Even now, having been through some shtuffs that definitelyyyy involved some less-than-spiritual-perfection, I have a really hard time not falling into a weird sort of good-girl legalism. This shows up the most when something I want is delayed or denied, while someone I have unconcsciously deigned more sinful than me** does get that thing. Absolutely infuriates me. I have to read Prodigal God by Tim Keller to get me to wind down. #thankyoutim 

This entire ramble was inspired by this song I heard today, which is so entirely perfect for my type of barely-sinner*** heart that I must share.. I MUST !! Sometimes a gallo needs art – in this specific case, musicals – to express for her what she didn’t even know she wanted to express.

(Strongly recommend just listening)

Not in me by Eric Schumacher and David L. Ward

No list of sins I have not done,
No list of virtues I pursue,
No list of those I am not like
Can earn myself a place with You.
O God, be merciful to me–
I am a sinner through and through!
My only hope of righteousness
Is not in me, but only You.
 
No humble dress, no fervent prayer,
No lifted hands, no tearful song,
No recitation of the truth
Can justify a single wrong.
My righteousness is Jesus’ life,
My debt was paid by Jesus’ death,
My weary load was borne by Him
And He alone can give me rest.
 
No separation from the world,
No work I do, no gift I give
Can cleanse my conscience, cleanse my hands;
I cannot cause my soul to live.
But Jesus died and rose again–
The power of death is overthrown!
My God is merciful to me
And merciful in Christ alone.
 
My righteousness is Jesus’ life,
My debt was paid by Jesus’ death,
My weary load was borne by Him
And He alone can give me rest.

— EDITORIAL NOTES —

* THAT is no longer a problem…

**it’s okay if you lowkey or highkey hate me for this post. Keeping it real y’all

*** I say this tongue and cheekily!

What to (and not!) learn from your past relationships

The last time I had a really bad breakup, people kept telling me “It wasn’t a waste as long you learned something from it.” I say this with full love in my heart for these people, but a week after a breakup is not a good time to hear this. I would think with great bitterness and characteristic drama, “Oh, so to learn that I’m unlovable, all I have to do is put myself through a heart-pulverizing breakup – fantastic.”

As time dribbles on, however, one does gain some perspective. Our minds sort of force us to learn something. Sometimes the learnt info is useful and helps us become a better person / partner… *BUT* I have learned that you can learn the wrong things and draw the wrong conclusions from your own experiences. 

What not to Learn

I think one of the most natural things to learn from a past relationship is signs and cues that whoever you’re dating is going to hurt you. You learned that his long delays between texts meant he was losing interest, or her need for “alone time” was really her need for cheaty-cheat times. It is all too easy to transfer that knowledge – of what that speific action for that specific person meant for your past relationship in that specific moment in time – to a new relationship. So if he takes a while to respond to a text or she turns down a Friday dinner to reportedly read Brandon Sanderson in her apartment, it’s easy to think “Welp, let me cut my losses early and move on before this all-too-familiar and way-too-painful scenario plays out again. I ain’t no fool!”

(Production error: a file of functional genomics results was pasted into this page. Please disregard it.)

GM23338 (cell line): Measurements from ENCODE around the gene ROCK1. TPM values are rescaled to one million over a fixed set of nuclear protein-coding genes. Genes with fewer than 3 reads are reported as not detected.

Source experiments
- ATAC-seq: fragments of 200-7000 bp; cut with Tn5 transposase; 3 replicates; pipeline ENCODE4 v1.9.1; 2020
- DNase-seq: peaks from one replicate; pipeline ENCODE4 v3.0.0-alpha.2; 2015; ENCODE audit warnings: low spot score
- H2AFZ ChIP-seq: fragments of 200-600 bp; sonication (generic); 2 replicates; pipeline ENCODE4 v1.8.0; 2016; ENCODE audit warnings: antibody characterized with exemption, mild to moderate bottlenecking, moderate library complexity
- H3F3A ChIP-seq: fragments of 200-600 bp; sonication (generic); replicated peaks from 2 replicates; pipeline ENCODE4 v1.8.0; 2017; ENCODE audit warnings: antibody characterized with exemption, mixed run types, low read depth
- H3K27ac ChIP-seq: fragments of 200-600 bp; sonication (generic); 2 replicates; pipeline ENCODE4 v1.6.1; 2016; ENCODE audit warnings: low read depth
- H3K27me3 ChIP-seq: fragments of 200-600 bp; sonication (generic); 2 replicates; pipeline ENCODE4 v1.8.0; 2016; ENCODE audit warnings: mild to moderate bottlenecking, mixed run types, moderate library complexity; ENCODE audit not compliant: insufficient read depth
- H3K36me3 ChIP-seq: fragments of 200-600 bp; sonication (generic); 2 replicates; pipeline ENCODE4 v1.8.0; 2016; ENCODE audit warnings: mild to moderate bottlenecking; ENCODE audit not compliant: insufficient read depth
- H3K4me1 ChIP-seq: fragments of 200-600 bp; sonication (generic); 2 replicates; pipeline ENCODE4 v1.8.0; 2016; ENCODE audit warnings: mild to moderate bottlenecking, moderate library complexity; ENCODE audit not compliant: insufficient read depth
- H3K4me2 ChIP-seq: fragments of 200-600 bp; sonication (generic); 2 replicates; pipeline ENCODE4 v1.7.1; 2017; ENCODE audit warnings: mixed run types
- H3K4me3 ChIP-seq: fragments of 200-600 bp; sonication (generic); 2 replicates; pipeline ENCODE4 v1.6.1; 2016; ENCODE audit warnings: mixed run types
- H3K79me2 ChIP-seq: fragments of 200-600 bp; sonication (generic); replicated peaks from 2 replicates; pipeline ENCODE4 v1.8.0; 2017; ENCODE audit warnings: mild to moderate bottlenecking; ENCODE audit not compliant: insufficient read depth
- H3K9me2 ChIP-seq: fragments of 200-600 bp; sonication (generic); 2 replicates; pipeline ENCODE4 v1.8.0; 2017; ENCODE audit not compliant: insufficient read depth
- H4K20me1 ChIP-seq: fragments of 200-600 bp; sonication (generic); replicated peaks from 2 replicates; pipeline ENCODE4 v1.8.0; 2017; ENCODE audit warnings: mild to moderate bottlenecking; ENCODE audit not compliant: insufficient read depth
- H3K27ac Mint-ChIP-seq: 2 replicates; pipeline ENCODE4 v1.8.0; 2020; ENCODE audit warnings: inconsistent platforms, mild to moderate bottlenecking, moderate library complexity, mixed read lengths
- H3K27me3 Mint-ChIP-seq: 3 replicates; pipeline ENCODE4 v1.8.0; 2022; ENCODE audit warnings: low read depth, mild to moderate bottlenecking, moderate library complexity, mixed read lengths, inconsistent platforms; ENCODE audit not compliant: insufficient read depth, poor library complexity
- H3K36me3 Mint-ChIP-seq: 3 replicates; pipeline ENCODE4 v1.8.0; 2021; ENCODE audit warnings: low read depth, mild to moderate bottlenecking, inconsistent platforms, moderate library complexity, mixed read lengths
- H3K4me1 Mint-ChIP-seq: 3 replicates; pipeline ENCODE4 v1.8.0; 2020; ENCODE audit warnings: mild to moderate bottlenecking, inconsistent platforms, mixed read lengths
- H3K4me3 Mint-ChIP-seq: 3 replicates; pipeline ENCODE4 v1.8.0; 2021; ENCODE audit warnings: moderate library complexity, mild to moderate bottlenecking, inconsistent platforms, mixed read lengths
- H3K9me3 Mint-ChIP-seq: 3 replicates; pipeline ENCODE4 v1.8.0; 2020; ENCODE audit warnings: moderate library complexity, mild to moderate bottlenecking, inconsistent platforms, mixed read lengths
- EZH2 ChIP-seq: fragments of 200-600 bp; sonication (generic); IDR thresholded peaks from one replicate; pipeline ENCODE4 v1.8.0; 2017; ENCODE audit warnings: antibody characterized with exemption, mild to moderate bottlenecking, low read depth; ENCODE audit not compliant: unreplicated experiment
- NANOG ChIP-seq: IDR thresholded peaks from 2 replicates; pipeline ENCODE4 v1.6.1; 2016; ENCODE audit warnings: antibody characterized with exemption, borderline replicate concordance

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While there are probably some general signs and cues someone is being a shady dickwad, I think this sort of learntedness is more likely to sabotage potentially healthy relationships than protect your lil ticker.

Jo-Jo’s delays between texts may have meant he was not that into you, but Captain Wonderful’s delays between texts may mean he is working at his job with integrity and turned off his phone so he wouldn’t be tempted to text you every five minutes. Amber’s alone time might have been a cover-up for her skanky side hustles, but Classy Clairice’s alone time might be a sign that she knows and takes care of herself.

Let me also interject, if I may,* that it can be a very dangerous game to discuss your significant other’s behavior with other people. Because just as people are prone to inappropriately generalize their past experiences to ruin their own relationships, they are equally prone to inappaoprirately generalize their past experiences and unintentionally ruin your relationships. So don’t let your best friend’s experience with a McDouche give you a frantic paranoia about your current partner. This can happen in like manner —

You (unconcernedly): “Yeah, Captain Wonderful and I haven’t been texting as much lately.”

Your best friend: “Oh no. I remember when I was dating McDouche, he started texting me less when he was pursuing another woman.”

You (concernedly:

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What to Learn

I think what has been helpful to me is to learn what you can “deal with,” and what you can’t. What’s a deal breaker, and what’s not. Think about your own role in things souring, and how you could do things differently.

Par example

You may have always loved country music. Maybe Jo-Jo hates country music, and never wanted to go to concerts with you. When you and Jo-Jo were dating, that drove you crazy. So you can learn that country music concert attending is a really big deal to you.